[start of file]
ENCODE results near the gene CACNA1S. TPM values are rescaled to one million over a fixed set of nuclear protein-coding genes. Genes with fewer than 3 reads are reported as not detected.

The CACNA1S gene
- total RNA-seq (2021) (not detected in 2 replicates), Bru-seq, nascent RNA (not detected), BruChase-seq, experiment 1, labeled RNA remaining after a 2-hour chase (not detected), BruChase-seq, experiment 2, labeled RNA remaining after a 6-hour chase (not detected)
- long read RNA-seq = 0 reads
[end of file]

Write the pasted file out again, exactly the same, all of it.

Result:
ENCODE results near the gene CACNA1S. TPM values are rescaled to one million over a fixed set of nuclear protein-coding genes. Genes with fewer than 3 reads are reported as not detected.

The CACNA1S gene
- total RNA-seq (2021) (not detected in 2 replicates), Bru-seq, nascent RNA (not detected), BruChase-seq, experiment 1, labeled RNA remaining after a 2-hour chase (not detected), BruChase-seq, experiment 2, labeled RNA remaining after a 6-hour chase (not detected)
- long read RNA-seq = 0 reads